Edmonton needs to step up on sidewalk repairs, says report

Edmonton needs to step up on sidewalk repairs, says report

The City of Edmonton needs to step up its game when it comes to replacing temporary asphalt sidewalks with concrete,  especially where asphalt creates safety issues, says Coun. Ben Henderson.

A new report recommending changes to the city's policy on sidewalk renewal will go before the urban planning committee April 5. 

The report focuses specifically on the city's use of asphalt to patch uneven areas in concrete sidewalks.

"It's never as good as concrete," Henderson said Friday. "They (sidewalks) have got to be safe to use."

Sidewalks should be accessible to everyone, including those with mobility issues, Henderson said.

The report recommends:

- upgrading the asphalt to concrete sooner. When asphalt patches are used because of seasonal necessity, the upgrade to concrete should be done within six months of the start of construction season, weather permitting. 

- using asphalt patching only if reconstruction of the sidewalk is planned within two years

'It's never free'

"I've heard from some people who've expressed a bit of frustration (with) the amount of time it takes to go back from asphalt to concrete, " said Coun. Andrew Knack. 

People with mobility issues have raised concerns regarding these asphalt patches because of water pooling and creating icy patches, Knack added.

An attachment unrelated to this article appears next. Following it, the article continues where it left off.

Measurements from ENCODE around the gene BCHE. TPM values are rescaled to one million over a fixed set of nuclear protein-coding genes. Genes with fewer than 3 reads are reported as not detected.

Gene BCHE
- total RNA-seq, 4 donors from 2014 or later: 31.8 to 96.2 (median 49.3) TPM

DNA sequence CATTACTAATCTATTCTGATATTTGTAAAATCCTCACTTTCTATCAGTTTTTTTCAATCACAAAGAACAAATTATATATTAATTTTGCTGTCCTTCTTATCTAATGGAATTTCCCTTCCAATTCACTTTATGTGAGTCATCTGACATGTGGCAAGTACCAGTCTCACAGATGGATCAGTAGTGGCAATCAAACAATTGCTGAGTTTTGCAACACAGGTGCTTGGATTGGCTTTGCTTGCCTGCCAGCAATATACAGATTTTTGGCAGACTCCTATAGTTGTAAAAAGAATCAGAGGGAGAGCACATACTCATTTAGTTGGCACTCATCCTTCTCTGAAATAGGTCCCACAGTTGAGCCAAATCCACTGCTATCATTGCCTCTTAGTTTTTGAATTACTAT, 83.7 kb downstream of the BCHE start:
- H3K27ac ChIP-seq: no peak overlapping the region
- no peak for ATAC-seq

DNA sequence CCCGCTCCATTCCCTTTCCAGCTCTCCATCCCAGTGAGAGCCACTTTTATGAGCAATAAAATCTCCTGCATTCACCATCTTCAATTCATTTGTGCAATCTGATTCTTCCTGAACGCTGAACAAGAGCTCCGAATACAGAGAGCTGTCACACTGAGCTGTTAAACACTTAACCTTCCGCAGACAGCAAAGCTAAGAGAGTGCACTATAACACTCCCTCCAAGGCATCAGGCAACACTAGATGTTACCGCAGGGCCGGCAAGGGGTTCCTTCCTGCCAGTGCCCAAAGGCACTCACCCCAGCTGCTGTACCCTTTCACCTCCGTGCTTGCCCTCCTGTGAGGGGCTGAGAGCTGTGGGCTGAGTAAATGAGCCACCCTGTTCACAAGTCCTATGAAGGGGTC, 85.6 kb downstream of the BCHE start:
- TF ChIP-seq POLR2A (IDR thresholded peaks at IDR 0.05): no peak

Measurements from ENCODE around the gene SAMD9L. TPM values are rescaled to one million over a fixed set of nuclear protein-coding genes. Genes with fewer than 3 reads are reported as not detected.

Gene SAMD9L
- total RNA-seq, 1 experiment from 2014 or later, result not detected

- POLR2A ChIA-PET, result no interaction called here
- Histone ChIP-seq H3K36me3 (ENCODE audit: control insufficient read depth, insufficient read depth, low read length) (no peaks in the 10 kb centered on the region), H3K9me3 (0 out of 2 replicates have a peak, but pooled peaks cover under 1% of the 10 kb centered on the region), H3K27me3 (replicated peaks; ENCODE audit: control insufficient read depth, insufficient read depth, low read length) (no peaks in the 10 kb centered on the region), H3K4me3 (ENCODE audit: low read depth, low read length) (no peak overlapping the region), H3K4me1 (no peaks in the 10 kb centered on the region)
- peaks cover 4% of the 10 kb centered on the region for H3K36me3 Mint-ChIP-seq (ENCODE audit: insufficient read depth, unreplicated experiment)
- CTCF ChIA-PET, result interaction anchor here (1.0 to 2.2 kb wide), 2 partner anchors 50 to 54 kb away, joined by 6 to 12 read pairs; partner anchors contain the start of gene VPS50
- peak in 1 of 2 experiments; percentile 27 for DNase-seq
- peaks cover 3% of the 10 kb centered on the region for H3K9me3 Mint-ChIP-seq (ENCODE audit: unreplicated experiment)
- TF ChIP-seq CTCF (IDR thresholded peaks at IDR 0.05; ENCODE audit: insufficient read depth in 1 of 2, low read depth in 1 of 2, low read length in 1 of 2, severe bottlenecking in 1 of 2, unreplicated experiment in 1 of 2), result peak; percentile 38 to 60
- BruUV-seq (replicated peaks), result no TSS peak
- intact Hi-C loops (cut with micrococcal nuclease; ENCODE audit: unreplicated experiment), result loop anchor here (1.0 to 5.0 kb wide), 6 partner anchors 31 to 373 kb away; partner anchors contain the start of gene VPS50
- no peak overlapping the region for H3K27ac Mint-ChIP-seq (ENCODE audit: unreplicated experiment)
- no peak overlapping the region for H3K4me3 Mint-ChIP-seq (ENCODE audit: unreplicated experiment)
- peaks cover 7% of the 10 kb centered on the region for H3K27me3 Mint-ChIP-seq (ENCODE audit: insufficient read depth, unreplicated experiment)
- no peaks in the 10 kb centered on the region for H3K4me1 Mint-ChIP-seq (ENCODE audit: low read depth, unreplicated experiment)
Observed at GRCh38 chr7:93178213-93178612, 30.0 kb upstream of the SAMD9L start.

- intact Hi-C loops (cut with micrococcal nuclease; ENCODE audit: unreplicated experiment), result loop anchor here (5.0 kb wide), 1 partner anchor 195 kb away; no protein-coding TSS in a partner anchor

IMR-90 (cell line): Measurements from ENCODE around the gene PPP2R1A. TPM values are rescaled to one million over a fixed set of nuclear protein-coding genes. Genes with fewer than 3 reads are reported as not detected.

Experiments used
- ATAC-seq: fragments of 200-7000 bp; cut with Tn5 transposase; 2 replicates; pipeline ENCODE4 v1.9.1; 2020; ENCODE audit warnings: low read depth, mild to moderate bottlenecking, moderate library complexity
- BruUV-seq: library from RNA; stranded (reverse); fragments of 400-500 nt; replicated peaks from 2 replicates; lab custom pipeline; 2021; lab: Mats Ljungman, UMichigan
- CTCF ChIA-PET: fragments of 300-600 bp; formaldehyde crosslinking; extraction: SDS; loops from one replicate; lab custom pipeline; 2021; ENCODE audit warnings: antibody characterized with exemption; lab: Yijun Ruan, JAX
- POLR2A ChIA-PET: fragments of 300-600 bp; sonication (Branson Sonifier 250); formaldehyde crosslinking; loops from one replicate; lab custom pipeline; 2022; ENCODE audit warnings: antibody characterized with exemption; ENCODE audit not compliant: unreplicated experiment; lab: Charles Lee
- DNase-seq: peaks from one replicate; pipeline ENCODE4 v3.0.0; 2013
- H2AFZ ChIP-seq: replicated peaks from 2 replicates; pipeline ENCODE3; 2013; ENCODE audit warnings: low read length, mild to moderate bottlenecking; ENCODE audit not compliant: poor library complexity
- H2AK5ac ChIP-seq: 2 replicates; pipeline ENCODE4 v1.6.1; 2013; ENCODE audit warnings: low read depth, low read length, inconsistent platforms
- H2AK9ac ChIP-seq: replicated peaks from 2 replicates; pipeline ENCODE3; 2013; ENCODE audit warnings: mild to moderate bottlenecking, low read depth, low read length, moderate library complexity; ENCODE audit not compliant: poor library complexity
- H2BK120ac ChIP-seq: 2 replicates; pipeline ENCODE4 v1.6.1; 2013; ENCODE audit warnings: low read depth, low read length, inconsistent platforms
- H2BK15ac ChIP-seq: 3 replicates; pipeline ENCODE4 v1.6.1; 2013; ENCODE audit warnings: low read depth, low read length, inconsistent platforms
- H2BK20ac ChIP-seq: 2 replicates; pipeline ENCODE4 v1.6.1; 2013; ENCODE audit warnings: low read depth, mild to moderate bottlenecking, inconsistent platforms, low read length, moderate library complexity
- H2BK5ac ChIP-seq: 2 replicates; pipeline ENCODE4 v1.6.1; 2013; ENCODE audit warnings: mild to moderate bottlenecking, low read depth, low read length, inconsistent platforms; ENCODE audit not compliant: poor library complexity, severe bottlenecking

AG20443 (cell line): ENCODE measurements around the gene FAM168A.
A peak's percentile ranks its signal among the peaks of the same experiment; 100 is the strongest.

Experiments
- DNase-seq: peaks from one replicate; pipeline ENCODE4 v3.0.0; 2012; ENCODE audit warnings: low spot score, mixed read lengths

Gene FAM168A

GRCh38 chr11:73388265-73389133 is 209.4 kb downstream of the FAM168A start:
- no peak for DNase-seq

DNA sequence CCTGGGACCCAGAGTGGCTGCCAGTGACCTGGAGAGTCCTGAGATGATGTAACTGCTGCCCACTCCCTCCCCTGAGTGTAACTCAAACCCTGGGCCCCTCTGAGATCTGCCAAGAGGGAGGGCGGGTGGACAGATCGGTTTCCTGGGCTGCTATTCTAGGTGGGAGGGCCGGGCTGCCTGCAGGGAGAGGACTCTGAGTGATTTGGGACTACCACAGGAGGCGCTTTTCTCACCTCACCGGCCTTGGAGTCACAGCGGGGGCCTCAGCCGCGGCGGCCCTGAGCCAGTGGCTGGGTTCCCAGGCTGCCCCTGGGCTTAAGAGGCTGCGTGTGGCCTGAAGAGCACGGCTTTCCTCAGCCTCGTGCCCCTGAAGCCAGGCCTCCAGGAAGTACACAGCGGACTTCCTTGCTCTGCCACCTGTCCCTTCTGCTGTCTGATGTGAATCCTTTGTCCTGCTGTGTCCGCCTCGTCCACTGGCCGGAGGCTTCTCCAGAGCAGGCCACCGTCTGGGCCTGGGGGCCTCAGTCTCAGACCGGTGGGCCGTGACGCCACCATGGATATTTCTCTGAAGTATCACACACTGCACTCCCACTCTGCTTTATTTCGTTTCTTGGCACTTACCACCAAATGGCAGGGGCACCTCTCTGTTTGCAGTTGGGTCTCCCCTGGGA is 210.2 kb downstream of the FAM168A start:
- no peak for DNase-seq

"It can become a lot more challenging to actually get to where you need to go," he said.

The city's current policy does not contain a timeline for concrete repairs. The report said it can sometimes take years for asphalt-patched sidewalks to be replaced with concrete.

There are approximately 5,200 kilometres of sidewalks in Edmonton, the report said.

If the city makes this change in policy, it will cost between $800,00 and $1.1 million, in addition to the current $5-million annual sidewalk maintenance budget, according to the report.

"It's never free, so I'd like to know where the money's coming from," said Coun. Mike Nickel.

The additional cost could be covered within the existing departmental budget, the report said.